2016 EU Prize for Literature winners announced

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The winners of the 2016 European Union Prize for Literature were announced today at the European Commission. The award recognises the best new and emerging authors in Europe.

Literature and the free written word enable us to better understand ourselves and others – something that is today more important than ever. That is why we will keep supporting the translation, publishing, sale and reading of foreign literary works. - Tibor Navracsics, European Commissioner for Education, Culture, Youth and Sport

The European Union Prize for Literature is open to countries participating in Creative Europe.

Every year, national juries in one third of the participating countries -12 this time- nominate the winning authors. Each winner receives €5,000 and benefits from extra promotion and international visibility at Europe's major book fairs, including Frankfurt, London and Paris.

Publishers are encouraged to apply for EU funding to have the winning books translated into other languages to reach new readers.

The winners will receive their awards during a public awards ceremony at Concert Noble in Brussels on 31 May, in the presence of Commissioner Tibor Navracsics; Mrs. Silvia Costa, MEP and Chair of the Culture and Education Committee and representatives of the Dutch Presidency of the EU.

The EUPL is organised by the European and International Booksellers Federation, the European Writers' Council and the Federation of European Publishers, with the support of the European Commission.

The winners

Christophe Van Gerrewey from Belgium

Op de hoogte (Up to Date). De Bezige Bij, 2012


Christophe Van Gerrewey (b.1982) studied architecture at Ghent University and literature science at the Katholic University of Leuven. His PhD, 'Architecture: a User's Manual. Theory, Critique and History since 1950 according to Geert Bekaert' was published in 2015. He is a member of the editorial board of OASE, a Dutch journal on architecture, and of DWB, one of the oldest literary journals in Flanders. Since September 2015, he is professor of architecture theory at EPFL in Lausanne, Switzerland.

Tanja Stupar-Trifunović from Bosnia and Herzgovina

Satovi u majčinoj sobi (Clocks in my Mother's Room). Zavod za udžbenike i nastavna sredstva, 2014.



Tanja Stupar-Trifunović was born in Zadar in 1977 and is a graduate of the University of Banja Luka. She writes poetry, columns and literary reviews. Her poetry has been translated into several languages, and she was shortlisted for the CEE Literature Award (for poetry) in 2008. Stupar-Trifunović lives in Banja Luka and works as the Editor of Putevi, a literary magazine.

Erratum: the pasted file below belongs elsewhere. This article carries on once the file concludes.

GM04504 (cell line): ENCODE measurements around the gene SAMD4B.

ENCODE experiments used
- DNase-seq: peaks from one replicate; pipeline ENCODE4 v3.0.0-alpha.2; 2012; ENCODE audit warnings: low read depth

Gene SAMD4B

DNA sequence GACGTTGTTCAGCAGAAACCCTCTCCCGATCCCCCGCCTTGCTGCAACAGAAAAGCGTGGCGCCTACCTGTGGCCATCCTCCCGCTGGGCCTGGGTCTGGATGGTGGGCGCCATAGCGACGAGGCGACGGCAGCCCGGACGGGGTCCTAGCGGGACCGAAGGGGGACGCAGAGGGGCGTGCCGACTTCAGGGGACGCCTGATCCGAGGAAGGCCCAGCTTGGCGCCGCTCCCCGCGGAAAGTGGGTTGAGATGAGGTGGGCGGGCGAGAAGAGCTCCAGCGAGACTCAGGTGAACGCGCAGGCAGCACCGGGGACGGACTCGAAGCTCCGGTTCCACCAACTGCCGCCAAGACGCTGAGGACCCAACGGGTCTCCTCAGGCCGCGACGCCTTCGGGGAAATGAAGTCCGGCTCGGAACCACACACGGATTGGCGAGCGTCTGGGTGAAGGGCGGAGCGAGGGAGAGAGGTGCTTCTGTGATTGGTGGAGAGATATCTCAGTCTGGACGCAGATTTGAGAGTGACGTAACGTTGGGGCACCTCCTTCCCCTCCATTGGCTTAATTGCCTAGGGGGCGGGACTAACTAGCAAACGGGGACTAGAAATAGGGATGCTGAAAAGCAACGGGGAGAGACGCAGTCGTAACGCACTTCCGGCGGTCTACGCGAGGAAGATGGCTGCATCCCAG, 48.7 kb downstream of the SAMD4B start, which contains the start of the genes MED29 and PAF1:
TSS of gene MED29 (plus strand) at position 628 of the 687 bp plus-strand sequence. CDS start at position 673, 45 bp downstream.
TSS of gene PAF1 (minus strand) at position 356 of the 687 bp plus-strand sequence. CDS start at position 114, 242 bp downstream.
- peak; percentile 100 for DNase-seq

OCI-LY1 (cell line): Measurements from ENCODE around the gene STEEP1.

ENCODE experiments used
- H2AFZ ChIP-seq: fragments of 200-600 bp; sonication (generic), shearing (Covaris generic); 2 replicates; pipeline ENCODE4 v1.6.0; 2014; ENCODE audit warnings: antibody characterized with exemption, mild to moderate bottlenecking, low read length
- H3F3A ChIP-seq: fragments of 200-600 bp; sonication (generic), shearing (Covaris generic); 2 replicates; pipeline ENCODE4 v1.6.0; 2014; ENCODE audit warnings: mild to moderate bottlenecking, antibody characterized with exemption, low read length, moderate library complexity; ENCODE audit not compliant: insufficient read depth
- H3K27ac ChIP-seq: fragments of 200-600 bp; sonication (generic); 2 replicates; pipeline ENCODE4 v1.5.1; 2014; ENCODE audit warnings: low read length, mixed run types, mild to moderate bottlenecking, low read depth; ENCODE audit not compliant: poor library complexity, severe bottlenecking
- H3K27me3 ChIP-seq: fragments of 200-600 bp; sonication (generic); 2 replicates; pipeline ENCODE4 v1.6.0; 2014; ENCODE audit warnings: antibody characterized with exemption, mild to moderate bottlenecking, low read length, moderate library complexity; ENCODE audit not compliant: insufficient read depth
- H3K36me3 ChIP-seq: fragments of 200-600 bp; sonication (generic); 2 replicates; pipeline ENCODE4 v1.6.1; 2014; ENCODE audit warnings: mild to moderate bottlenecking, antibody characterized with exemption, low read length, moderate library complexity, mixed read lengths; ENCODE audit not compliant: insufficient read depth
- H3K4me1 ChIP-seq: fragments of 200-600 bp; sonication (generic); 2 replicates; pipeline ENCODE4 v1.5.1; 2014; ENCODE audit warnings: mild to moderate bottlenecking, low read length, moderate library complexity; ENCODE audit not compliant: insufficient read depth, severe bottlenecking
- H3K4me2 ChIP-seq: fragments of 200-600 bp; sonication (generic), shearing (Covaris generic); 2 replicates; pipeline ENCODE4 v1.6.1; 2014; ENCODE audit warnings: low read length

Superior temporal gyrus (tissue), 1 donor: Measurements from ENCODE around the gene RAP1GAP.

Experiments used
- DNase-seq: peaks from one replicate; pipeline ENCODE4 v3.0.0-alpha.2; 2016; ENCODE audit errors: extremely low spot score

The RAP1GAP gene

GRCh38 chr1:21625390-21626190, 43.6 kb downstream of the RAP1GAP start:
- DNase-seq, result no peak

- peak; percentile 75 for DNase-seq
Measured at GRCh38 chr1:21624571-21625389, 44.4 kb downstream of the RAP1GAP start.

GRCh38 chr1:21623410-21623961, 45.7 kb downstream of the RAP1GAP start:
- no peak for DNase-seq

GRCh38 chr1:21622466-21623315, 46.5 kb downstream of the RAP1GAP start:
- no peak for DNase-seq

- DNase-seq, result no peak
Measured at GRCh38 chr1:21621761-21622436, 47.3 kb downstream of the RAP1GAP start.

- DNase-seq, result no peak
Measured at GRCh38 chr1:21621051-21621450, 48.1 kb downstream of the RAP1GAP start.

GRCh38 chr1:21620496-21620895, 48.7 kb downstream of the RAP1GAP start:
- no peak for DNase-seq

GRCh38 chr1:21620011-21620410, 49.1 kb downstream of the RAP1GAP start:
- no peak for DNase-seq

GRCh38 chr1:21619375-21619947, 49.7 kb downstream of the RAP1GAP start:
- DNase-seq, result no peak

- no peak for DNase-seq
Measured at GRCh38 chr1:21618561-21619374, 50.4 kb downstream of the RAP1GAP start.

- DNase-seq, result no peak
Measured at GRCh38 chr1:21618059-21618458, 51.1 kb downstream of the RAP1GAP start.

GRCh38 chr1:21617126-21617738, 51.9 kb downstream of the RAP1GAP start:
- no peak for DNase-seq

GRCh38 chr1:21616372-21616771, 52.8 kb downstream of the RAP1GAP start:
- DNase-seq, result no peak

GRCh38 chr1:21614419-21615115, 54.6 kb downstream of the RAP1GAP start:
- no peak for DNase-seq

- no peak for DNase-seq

Antonis Georgiou from Cyprus

Ένα αλπούμ ιστορίες (An Album of Stories). To Rodakio, 2014



Antonis Georgiou was born in Limassol, Cyprus, in 1969. He studied law in Moscow and works as a lawyer. He is a member of the editing committee of the literary magazine Anef. He was also in the editing team of the Theatre Diaries, a series of publications that illustrate the history of theatre in Cyprus. He is currently a postgraduate student of theatrical studies at the Open University of Cyprus. In 2006, he published a book of poetry, Πανσέληνος παρά μία (Full Moon Minus One), and a book of short stories, Γλυκιά bloody life (Sweet Bloody Life), which was awarded the State Prize for Short Stories. He has also contributed to several short story collections. Georgiou also writes plays, some of which have been performed by different theatre groups in Cyprus. His play My Beloved Washing Machine (2007) won the Theatre Prize of the Cyprus Theatre Organization and was included in its repertory. Antonis Georgiou is also the writer of the plays The Disease, 2009; Our Garden, 2011; La Belote, 2014; and I Was Lysistrata, 2016. His book An Album of Stories, published in 2014, was awarded the Cyprus State Prize for a Novel. It is being adapted and presented on stage in 2016.

Bjørn Rasmussen from Denmark

Huden er det elastiske hylster der omgiver hele legemet (The Skin Is the Elastic Covering that Encases the Entire Body). Gyldendal, 2011



Bjørn Rasmussen was born in 1983 and graduated from the Danish Playwright School in 2007 and from the Danish Writers’ School in 2011. He received the Montana Literary Award in 2011 for Huden er det elastiske hylster der omgiver hele legemet, was awarded a three year work grant from the Danish government in 2013 and received the Kultur Bornholms Literary Award in 2014.

Paavo Matsin from Estonia

Gogoli disko (The Gogol Disco). Lepp ja Nagel, 2015



Having started his literary career with self-published experimental avant-garde poetry books, Paavo Matsin has moved on to very tense and naturalistic prose writing. Loosely mixing history, fiction, fact and fantasy, alchemy and the esoteric with ironic but warm humour, his sharp, concise and exact use of words put more substance into his work than one might judge by volume alone. Matsin has received a number of prizes and acknowledgements, including the Criticism Prize of the cultural weekly Sirp in 2011, Siugjas Sulepea/The Serpent Pen Prize in 2012, as well as nominations for the State Cultural Award in 2012 and the Prose Book of the Year in 2014.

Selja Ahava from Finland

Taivaalta tippuvat asiat (Things that Fall from the Sky). Gummerus, 2015



Selja Ahava (b. 1974) graduated with a degree in scriptwriting from the Theatre Academy of Helsinki in 2001. She has written film scripts, a TV series and a radio play. She has also written works that combine text, space and performance. Ahava received a grant from the Laila Hirvisaari Foundation for her debut novel, The Day the Whale Swam through London (original title: Eksyneen muistikirja). The purpose of this annual award is to support accomplished Finnish authors who are still at the start of their careers to write high quality, poignant books. Her second novel Things That Fall from the Sky (original title: Taivaalta tippuvat asiat) was nominated for the prestigious Finlandia literary prize. Ahava lived in London for five years, having since settled in Porvoo, where she spends her time renovating an old wooden house and raising her children.